This work has received honorable mentions for the Günter Enderle Best Paper Award and best full paper talk at Eurographics 2021.

» Show BibTeX

@article{born2021layout,
title={Layout Embedding via Combinatorial Optimization},
author={Born, Janis and Schmidt, Patrick and Kobbelt, Leif},
year={2021},
journal={Computer Graphics Forum},
volume={40},
number={2},
}





MeTRAbs: Metric-Scale Truncation-Robust Heatmaps for Absolute 3D Human Pose Estimation


István Sárándi, Timm Linder, Kai Oliver Arras, Bastian Leibe
IEEE Transactions on Biometrics, Behavior, and Identity Science (T-BIOM), Selected Best Works From Automatic Face and Gesture Recognition 2020 (to appear)
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Heatmap representations have formed the basis of human pose estimation systems for many years, and their extension to 3D has been a fruitful line of recent research. This includes 2.5D volumetric heatmaps, whose X and Y axes correspond to image space and Z to metric depth around the subject. To obtain metric-scale predictions, 2.5D methods need a separate post-processing step to resolve scale ambiguity. Further, they cannot localize body joints outside the image boundaries, leading to incomplete estimates for truncated images. To address these limitations, we propose metric-scale truncation-robust (MeTRo) volumetric heatmaps, whose dimensions are all defined in metric 3D space, instead of being aligned with image space. This reinterpretation of heatmap dimensions allows us to directly estimate complete, metric-scale poses without test-time knowledge of distance or relying on anthropometric heuristics, such as bone lengths. To further demonstrate the utility our representation, we present a differentiable combination of our 3D metric-scale heatmaps with 2D image-space ones to estimate absolute 3D pose (our MeTRAbs architecture). We find that supervision via absolute pose loss is crucial for accurate non-root-relative localization. Using a ResNet-50 backbone without further learned layers, we obtain state-of-the-art results on Human3.6M, MPI-INF-3DHP and MuPoTS-3D. Our code is publicly available to facilitate further research.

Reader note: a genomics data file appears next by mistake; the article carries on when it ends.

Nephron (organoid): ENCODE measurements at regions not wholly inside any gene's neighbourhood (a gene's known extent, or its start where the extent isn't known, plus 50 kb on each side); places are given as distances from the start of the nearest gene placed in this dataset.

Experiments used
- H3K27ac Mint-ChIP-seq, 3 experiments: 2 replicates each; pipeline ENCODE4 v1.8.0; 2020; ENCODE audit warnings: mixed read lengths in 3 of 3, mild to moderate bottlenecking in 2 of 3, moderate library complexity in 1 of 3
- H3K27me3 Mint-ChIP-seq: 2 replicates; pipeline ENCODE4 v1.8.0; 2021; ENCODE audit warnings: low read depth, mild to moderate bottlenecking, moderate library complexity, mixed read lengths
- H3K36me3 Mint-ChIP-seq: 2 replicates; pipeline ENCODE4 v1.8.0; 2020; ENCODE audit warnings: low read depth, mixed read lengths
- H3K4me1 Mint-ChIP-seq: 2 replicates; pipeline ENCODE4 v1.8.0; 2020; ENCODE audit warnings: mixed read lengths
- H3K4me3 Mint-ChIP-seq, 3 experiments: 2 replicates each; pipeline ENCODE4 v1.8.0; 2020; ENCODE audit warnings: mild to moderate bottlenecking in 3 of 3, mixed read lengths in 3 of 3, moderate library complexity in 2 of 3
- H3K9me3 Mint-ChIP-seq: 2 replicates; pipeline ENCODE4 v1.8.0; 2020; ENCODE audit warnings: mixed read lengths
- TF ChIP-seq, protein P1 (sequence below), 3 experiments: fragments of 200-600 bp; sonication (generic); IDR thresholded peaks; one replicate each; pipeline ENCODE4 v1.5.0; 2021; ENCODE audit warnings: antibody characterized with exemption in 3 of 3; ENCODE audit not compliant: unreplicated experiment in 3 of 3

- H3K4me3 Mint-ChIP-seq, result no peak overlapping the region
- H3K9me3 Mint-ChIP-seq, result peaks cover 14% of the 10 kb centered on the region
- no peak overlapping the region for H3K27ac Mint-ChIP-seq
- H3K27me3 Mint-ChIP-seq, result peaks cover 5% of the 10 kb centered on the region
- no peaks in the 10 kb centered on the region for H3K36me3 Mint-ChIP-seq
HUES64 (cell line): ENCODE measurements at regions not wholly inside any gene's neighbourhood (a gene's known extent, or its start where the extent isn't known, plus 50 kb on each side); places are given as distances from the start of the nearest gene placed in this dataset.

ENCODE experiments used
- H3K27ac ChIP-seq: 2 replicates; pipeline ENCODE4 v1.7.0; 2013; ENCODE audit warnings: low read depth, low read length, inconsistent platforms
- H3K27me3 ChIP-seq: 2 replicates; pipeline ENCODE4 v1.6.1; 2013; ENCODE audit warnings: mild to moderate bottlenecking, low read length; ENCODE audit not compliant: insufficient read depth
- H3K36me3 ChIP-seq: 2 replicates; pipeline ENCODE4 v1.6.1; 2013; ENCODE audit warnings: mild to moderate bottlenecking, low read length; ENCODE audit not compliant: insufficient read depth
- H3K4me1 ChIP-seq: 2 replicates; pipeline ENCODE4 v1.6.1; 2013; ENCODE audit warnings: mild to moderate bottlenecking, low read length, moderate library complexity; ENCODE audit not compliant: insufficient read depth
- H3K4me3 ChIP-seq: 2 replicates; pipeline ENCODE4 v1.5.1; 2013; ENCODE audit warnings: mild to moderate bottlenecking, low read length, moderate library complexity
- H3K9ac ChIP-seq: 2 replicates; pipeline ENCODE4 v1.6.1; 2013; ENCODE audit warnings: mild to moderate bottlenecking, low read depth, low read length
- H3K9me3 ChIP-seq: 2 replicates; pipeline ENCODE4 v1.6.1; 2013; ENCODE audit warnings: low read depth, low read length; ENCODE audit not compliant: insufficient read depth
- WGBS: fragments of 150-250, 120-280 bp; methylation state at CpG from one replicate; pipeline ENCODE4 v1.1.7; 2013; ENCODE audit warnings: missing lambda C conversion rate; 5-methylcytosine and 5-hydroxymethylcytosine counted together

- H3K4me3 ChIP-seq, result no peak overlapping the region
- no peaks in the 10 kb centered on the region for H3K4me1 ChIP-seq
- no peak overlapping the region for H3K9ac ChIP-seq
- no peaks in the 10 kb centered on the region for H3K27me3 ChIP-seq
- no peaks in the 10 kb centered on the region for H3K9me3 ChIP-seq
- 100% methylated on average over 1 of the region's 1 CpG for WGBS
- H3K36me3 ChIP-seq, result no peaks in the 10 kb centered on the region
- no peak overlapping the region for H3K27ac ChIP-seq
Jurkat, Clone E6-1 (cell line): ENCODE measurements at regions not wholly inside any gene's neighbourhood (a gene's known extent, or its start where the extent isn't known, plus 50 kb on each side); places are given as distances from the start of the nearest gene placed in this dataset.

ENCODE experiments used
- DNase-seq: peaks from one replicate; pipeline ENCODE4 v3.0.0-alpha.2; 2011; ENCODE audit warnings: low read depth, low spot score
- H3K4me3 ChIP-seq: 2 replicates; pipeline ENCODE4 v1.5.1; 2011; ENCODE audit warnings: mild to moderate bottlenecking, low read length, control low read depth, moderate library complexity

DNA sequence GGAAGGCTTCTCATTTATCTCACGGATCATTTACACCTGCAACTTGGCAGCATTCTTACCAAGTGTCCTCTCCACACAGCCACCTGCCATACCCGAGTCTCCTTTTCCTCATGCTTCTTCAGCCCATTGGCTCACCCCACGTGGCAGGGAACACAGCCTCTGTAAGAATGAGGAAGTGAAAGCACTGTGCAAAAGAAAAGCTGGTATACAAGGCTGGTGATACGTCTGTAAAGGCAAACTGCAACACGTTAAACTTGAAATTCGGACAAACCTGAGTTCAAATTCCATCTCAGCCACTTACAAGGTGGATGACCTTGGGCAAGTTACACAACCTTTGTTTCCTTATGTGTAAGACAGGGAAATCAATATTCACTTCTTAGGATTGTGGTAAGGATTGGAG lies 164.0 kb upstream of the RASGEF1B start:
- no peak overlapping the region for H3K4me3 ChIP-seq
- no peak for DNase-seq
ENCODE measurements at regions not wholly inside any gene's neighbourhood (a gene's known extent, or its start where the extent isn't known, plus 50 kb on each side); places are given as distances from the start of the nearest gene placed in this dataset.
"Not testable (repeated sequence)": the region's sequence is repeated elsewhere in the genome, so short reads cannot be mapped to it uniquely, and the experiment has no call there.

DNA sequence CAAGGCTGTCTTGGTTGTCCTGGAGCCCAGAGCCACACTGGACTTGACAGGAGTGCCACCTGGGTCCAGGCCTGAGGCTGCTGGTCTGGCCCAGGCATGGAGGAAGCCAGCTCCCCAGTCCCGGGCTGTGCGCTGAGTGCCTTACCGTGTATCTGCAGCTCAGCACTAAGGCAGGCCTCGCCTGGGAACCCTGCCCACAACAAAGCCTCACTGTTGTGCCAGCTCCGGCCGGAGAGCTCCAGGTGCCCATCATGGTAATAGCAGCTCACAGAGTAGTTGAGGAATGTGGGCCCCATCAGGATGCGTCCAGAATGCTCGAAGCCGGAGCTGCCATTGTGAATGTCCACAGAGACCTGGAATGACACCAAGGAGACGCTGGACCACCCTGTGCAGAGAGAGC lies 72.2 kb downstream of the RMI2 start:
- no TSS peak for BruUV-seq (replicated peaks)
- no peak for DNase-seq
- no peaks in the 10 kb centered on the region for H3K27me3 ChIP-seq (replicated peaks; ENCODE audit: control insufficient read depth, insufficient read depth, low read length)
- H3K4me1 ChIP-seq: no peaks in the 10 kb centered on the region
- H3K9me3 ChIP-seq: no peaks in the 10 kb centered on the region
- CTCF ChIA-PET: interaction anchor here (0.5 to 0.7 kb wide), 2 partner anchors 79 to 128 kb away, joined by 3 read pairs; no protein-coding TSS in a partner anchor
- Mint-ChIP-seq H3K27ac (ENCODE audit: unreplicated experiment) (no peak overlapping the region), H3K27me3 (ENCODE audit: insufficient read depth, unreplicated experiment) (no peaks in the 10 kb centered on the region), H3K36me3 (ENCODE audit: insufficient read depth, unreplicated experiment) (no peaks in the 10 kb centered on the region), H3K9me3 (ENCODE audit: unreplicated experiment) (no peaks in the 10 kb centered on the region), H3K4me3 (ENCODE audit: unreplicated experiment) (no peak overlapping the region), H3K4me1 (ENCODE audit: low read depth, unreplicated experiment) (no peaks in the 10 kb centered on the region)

Winning submission at the ECCV 2020 3D Poses in the Wild Challenge
» Show BibTeX

@article{sarandi2020metrabs,
title={MeTRAbs: Metric-Scale Truncation-Robust Heatmaps for Absoute 3{D} Human Pose Estimation},
author={Istv\'an S\'ar\'andi and Timm Linder and Kai O. Arras and Bastian Leibe},
journal={IEEE Transactions on Biometrics, Behavior, and Identity Science},
note={in press}
}





Compression and Rendering of Textured Point Clouds via Sparse Coding


Kersten Schuster, Philip Trettner, Patric Schmitz, Julian Schakib, Leif Kobbelt
High-Performance Graphics 2021
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Splat-based rendering techniques produce highly realistic renderings from 3D scan data without prior mesh generation. Mapping high-resolution photographs to the splat primitives enables detailed reproduction of surface appearance. However, in many cases these massive datasets do not fit into GPU memory. In this paper, we present a compression and rendering method that is designed for large textured point cloud datasets. Our goal is to achieve compression ratios that outperform generic texture compression algorithms, while still retaining the ability to efficiently render without prior decompression. To achieve this, we resample the input textures by projecting them onto the splats and create a fixed-size representation that can be approximated by a sparse dictionary coding scheme. Each splat has a variable number of codeword indices and associated weights, which define the final texture as a linear combination during rendering. For further reduction of the memory footprint, we compress geometric attributes by careful clustering and quantization of local neighborhoods. Our approach reduces the memory requirements of textured point clouds by one order of magnitude, while retaining the possibility to efficiently render the compressed data.




Design and Evaluation of a Free-Hand VR-based Authoring Environment for Automated Vehicle Testing


Sevinc Eroglu, Frederic Stefan, Alain Chevalier, Daniel Roettger, Daniel Zielasko, Torsten Wolfgang Kuhlen, Benjamin Weyers
IEEE Conference on Virtual Reality and 3D User Interfaces 2021
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Virtual Reality is increasingly used for safe evaluation and validation of autonomous vehicles by automotive engineers. However, the design and creation of virtual testing environments is a cumbersome process. Engineers are bound to utilize desktop-based authoring tools, and a high level of expertise is necessary. By performing scene authoring entirely inside VR, faster design iterations become possible. To this end, we propose a VR authoring environment that enables engineers to design road networks and traffic scenarios for automated vehicle testing based on free-hand interaction. We present a 3D interaction technique for the efficient placement and selection of virtual objects that is employed on a 2D panel. We conducted a comparative user study in which our interaction technique outperformed existing approaches regarding precision and task completion time. Furthermore, we demonstrate the effectiveness of the system by a qualitative user study with domain experts.

Nominated for the Best Paper Award.




Quad Layouts via Constrained T-Mesh Quantization


Max Lyon, Marcel Campen, Leif Kobbelt
Eurographics 2021